Surely, this has to be one of the most unique boiled eggs in the world. In case you can’t make it out properly, we ought to explain that this is a duck egg. With a duck embryo inside. And that strip of black there is indeed baby duck fur. It’s an image so frightful to some that eating it became a featured challenge on TV shows like Survivor and Fear Factor. To others, however, this is simply a delicious Filipino street delicacy.

Keeping an open mind, we plucked up the courage to try one of these babies (pun very much intended) while on a recent trip to the Philippines with one of our Filipino friends. But what did it taste like? And what does a whole baby duck feel like inside your mouth? We give you everything you need to know, complete with mouth-watering photos.

***Some readers may find the following images disturbing.***

What exactly is this frightening boiled egg?

It’s called balut. It’s a fertilised duck egg that’s boiled after being incubated for 10-20 days. Ducks can hatch anytime from the 21-day mark so you can imagine what kind of state these embryos are in. Beaks, feet, fur, bones, organs, all are in there waiting for you.

Where can you get them?

If you go to a street stall market in the Philippines, you’ll see these being sold everywhere. There’s a famous street stall market in Manila that sells everything you can think of, and here you can see young brothers and sisters preparing food at food stalls. This is where we got our balut, from a pile packed high on a bamboo tray. One for 32 peso or 32 yen (US$0.32).


How do you eat them?

1. Crack off the top of the shell

These things are easy to eat. Before you start, simply crack a hole in the top of the egg and then sprinkle a bit of salt and vinegar inside. Then drink up the soupy goodness inside from the shell. This was surprisingly delicious! It tasted like oyakodon, a popular (and totally unfrightening) Japanese chicken and egg dish.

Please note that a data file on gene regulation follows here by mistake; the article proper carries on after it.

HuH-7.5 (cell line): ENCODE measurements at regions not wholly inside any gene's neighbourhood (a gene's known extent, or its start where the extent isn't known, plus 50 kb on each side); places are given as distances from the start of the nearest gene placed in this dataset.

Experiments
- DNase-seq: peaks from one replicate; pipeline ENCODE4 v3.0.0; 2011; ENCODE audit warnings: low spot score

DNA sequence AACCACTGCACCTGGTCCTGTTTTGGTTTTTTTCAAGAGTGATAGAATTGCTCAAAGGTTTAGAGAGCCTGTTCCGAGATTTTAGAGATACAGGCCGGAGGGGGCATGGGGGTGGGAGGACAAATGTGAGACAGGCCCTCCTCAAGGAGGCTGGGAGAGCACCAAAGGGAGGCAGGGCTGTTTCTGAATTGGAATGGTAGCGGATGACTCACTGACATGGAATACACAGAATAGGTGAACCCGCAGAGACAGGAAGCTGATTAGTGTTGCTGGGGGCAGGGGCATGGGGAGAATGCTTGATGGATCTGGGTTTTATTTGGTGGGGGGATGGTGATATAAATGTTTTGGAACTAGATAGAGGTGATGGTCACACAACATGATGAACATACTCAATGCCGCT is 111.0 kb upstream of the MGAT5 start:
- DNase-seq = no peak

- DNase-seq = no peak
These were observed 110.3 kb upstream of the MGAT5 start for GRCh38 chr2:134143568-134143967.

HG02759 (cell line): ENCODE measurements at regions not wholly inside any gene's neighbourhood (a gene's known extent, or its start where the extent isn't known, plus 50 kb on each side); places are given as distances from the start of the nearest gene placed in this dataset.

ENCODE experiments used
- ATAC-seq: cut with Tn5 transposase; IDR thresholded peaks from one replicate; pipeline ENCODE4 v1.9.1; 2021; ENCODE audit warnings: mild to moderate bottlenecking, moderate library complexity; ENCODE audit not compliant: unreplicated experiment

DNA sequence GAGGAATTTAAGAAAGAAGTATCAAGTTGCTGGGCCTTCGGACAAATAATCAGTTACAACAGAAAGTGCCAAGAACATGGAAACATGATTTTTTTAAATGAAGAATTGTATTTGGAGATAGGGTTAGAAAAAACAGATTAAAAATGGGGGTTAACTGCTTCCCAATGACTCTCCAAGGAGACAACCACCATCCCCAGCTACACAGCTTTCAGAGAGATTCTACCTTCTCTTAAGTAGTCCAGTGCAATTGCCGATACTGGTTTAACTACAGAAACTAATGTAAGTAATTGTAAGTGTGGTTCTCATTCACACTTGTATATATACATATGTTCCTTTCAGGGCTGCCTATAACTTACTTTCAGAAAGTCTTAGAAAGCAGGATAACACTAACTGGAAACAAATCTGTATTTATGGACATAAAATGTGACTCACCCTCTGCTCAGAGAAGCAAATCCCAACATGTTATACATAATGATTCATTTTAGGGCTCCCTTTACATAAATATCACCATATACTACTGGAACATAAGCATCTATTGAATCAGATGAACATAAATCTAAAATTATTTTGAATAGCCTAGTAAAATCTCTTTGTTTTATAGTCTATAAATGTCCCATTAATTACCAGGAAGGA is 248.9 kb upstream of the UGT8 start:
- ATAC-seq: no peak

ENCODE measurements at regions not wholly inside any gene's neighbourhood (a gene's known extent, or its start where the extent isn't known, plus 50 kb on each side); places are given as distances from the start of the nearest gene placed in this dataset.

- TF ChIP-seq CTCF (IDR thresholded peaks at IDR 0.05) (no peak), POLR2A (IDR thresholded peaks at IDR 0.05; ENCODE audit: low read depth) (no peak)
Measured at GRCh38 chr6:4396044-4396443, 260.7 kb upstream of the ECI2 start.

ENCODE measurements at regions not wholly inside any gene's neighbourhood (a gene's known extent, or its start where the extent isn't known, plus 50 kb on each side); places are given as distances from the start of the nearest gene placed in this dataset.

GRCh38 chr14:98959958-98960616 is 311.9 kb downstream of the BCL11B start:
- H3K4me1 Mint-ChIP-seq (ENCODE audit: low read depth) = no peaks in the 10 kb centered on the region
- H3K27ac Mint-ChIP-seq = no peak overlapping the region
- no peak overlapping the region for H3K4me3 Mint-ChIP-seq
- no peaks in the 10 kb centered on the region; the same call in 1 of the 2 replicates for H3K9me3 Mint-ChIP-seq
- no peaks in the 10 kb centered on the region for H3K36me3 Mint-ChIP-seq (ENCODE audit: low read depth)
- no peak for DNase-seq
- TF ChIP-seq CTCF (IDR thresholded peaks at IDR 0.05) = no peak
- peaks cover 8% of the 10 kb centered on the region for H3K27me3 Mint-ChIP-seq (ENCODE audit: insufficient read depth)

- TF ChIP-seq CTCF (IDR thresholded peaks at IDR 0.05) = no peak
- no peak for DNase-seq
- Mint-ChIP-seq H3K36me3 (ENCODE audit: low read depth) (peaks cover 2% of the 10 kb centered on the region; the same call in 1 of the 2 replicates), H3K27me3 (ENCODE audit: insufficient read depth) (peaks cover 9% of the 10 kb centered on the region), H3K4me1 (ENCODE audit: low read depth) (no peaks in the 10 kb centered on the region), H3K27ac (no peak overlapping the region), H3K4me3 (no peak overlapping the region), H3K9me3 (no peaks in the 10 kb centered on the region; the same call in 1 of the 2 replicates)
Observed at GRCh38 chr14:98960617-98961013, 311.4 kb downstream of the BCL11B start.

2. Peel off most of the shell

Taking a quick look at it, it all looked a bit like brain tissue and you could clearly see blood vessels everywhere. But when we looked at it more closely, we could see feathers growing on the inside. Eating this would be a challenge for anyone. It was going to take quite a bit of courage to get this down.


3. Bite into it

Looking at the cross-section left after biting into it, we could see that we’d bitten into internal organs. The texture was like cartilage. The feathers got stuck in between our teeth. There was no way to describe the flavour. When asked if it was delicious or horrible, all we could muster around our mouthful of meat and baby organs was, “uhhm…”


Why eat Balut?

Although unimaginable to most of us, balut is eaten for nourishment and strength. To get the maximum benefits, they say you should eat two in one sitting. Hats off to the strong men out there eating two of these at a time!

How can I pick the best one?

If you’re going to take the challenge, you might as well try to pick the best of the bunch, right? The trick to picking balut is that the darker the shell, the higher the likelihood that the duckling inside was closer to being born. So the soup inside will taste like sazae (サザエ), a cooked turban shellfish, which is a delicacy in Japan.


Of course, there are other ways to eat this egg, other than the peel-and-eat method we’ve shown you  here. The contents of the egg are sometimes made into omelettes or grilled on skewers and eaten. People in the Philippines can prepare this egg for you in many different ways. We must say, we’re always impressed by the ideas and creative originality we see whenever we visit the Philippines.


Our street vendors, a young brother and sister team who prepare food at their stall. Family bonds and affection are strong in the Philippines. And no, they’re not laughing at us, they’re laughing with us. We think.


While we may not be totally sold on this street stall delicacy, we’re all stronger and wiser from the experience! We love the Philippines and its people so hopefully we’ll be back again to try something new soon. Thank you for the balut!

Photos © SoraNews24 
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